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I have the following df2:

df2 = pd.DataFrame({"price":[200,205,210,208,206, 199, 192, 185, 165, 160, 161, 165, 168, 171, 169, 163, 161], "signal": [1,0,0,0,-1,np.nan,np.nan,np.nan,np.nan,np.nan,np.nan,1,0,0,0,-1,np.nan]})
# for signal, 1 means you opened a position, 0 means you're in the position, and -1 means you closed the position, NaN means you don't currently have a position 

So I have an open position in df2[0:5] and df2[11:16]. For these two separate ranges (df2[0:5] and df2[11:16]), I want the separate cummax() of the price column.

I tried df2['trailing high'] = np.where(df2['signal'] != np.nan, df2['price'].cummax(), np.nan), but this just gives me the cummax() of the entire price column instead of giving me the cummax() of df2[0:5] and df2[11:16]

the final df should look like this:

finaldf = pd.DataFrame({"price":[200,205,210,208,206, 199, 192, 185, 165, 160, 161, 165, 168, 171, 169, 163, 161], "signal": [1,0,0,0,-1,np.nan,np.nan,np.nan,np.nan,np.nan,np.nan,1,0,0,0,-1,np.nan], "trailing_high": [200, 205, 210, 210, 210, np.nan, np.nan, np.nan, np.nan, np.nan, np.nan, 165, 168, 171, 171, 171, np.nan]})
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  • Is each run of 1...-1 always separated by np.nan or can you get (1,0,0,-1,1,0,-1)? – scign Feb 3 '20 at 19:45
  • it doesn't have to be np.nan, I just used that as a separator. It could be any number; its purpose is to identify when I dont currently have an open position – HDBrew Feb 3 '20 at 19:57
  • Yes but is each open position separated, or can you have two consecutive open positions with no gap? I presume in that situation you would want the cumulative max to treat those separately. – scign Feb 3 '20 at 20:20
  • oh i see what you're saying. Yes, in that scenario the cumulative max should treat those separately. so you can have (1,0,0,-1,1,0,-1), but I'd want the cummax() of (1,0,0,-1) and then cummax() of (1,0,-1) – HDBrew Feb 3 '20 at 20:25
1

Modified this slightly to give two extra test cases - one where the positions are consecutive, and another where a position is not exited by the end of the series.

The trick here is to use np.split to split the dataframe where signal == 1 then split again where signal == -1, giving multiple pairs of groups, then setting trailing_high to cummax and np.nan for the first and second of each pair of resulting groups respectively. Finally concatenate the dataframes back together.

import pandas as pd
import numpy as np
df_inp = pd.DataFrame({
    "price": [
         200,205,210,208,206,199,192,185,165,160,
         169,165,168,171,169,163,161,160,161,146],
    "signal": [
         1,0,0,0,-1,np.nan,np.nan,np.nan,np.nan,1,
         -1,1,0,0,0,-1,np.nan,1,0,0]
})

df_tgt = pd.DataFrame({
    "price": [
         200,205,210,208,206,199,192,185,165,160,
         169,165,168,171,169,163,161,160,161,146],
    "signal": [
         1,0,0,0,-1,np.nan,np.nan,np.nan,np.nan,1,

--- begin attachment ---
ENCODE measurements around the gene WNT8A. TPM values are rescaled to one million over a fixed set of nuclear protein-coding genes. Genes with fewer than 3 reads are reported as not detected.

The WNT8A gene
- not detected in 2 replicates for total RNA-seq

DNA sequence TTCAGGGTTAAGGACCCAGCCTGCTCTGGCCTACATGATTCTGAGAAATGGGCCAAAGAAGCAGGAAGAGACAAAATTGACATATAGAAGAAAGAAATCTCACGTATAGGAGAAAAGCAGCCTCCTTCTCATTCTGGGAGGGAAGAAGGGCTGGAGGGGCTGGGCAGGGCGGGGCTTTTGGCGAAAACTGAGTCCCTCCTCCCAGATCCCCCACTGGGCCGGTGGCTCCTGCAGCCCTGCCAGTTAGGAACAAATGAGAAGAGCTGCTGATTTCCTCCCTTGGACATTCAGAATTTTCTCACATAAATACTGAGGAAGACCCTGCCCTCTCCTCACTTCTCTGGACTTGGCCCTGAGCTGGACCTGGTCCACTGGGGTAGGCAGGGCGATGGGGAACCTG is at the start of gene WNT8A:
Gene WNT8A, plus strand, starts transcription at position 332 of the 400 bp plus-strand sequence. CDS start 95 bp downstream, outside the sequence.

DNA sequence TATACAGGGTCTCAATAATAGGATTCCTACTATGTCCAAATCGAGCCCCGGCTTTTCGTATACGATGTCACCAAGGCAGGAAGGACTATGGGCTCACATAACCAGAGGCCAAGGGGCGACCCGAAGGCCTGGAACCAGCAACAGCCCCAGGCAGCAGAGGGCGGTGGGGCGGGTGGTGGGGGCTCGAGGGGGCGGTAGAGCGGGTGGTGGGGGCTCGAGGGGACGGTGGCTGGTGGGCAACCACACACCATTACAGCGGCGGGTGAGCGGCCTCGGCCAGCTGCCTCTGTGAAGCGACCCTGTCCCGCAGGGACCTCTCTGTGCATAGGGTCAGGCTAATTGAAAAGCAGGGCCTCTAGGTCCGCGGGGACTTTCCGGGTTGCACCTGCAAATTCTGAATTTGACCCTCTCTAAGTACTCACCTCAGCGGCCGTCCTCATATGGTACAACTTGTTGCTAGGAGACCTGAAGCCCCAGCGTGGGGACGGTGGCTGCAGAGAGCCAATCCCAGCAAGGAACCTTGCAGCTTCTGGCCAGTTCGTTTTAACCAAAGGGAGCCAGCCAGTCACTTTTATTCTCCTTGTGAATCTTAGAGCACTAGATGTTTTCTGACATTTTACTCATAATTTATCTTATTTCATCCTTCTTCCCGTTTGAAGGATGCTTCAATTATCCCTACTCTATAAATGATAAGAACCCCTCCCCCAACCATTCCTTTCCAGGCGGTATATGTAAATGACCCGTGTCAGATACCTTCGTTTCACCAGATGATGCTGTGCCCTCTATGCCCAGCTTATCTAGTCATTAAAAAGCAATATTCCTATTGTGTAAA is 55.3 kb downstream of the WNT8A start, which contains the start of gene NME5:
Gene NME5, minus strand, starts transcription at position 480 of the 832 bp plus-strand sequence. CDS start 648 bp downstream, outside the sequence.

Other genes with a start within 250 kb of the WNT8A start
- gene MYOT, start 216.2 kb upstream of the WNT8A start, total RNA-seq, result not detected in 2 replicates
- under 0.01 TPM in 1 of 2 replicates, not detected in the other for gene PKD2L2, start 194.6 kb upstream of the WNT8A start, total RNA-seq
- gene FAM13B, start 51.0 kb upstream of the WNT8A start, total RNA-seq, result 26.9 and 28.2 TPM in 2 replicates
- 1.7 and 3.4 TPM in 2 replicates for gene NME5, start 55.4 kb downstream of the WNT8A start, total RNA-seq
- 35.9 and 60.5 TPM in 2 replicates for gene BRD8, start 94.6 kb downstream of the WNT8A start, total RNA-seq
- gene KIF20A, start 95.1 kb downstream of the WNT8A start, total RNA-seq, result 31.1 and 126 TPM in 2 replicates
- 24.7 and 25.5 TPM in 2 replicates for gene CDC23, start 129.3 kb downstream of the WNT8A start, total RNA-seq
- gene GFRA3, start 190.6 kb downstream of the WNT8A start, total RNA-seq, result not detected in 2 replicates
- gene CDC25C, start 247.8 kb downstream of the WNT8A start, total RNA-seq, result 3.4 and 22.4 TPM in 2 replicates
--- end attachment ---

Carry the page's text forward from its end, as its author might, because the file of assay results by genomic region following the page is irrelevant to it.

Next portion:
-1,1,0,0,0,-1,np.nan,1,0,0],
    "trailing_high": [
        200,205,210,210,210,np.nan,np.nan,np.nan,np.nan,160,
        169,165,168,171,171,171,np.nan,160,161,161]
})

positions = []

# split the whole chain where signal == 1
chunks = np.split(df_inp,np.where(df_inp.signal==1)[0])
for group in chunks:
    # split the chunk into two AFTER where signal == -1
    pos = np.split(group, np.where(group.signal==-1)[0]+1)  # "+1" splits at the next index
    pos[0]['position'] = 'in'
    pos[0]['trailing_high'] = pos[0].price.cummax()
    if len(pos) > 1:
        pos[1]['position'] = 'out'
        pos[1]['trailing_high'] = pd.Series([np.nan] * pos[1].shape[0])
    positions.extend(pos)

# stitch them back together
df_out = pd.concat(positions)

print(df_out)

# test to see if the output matches the target
# (filling np.nan with -1 because np.nan != np.nan)
np.all(df_out.trailing_high.fillna(-1) == df_tgt.trailing_high.fillna(-1))

Output

    price  signal position  trailing_high
0     200     1.0       in          200.0
1     205     0.0       in          205.0
2     210     0.0       in          210.0
3     208     0.0       in          210.0
4     206    -1.0       in          210.0
5     199     NaN      out            NaN
6     192     NaN      out            NaN
7     185     NaN      out            NaN
8     165     NaN      out            NaN
9     160     1.0       in          160.0
10    169    -1.0       in          169.0
11    165     1.0       in          165.0
12    168     0.0       in          168.0
13    171     0.0       in          171.0
14    169     0.0       in          171.0
15    163    -1.0       in          171.0
16    161     NaN      out            NaN
17    160     1.0       in          160.0
18    161     0.0       in          161.0
19    146     0.0       in          161.0

True
2
  • Thanks, that worked! So what if you have your entry signals (1), but your exit signal (-1) is based off the price relative to your trailing high? For example, if price ever falls below the trailing high (e.g. when 208 < 210), that would generate your exit signal (-1), and thus you'd be "out." Which then in turn would mean you would not generating trailing highs until you're back in. – HDBrew Feb 4 '20 at 23:12
  • If the price drop drives the exit then you would have already calculated the trailing high before you calculate the signal which then drives the exit action. Having no open position then only takes effect at the next time point. Your question specified that when you have no open position you want the trailing high to be NaN so that's what the answer provides. – scign Feb 5 '20 at 2:21

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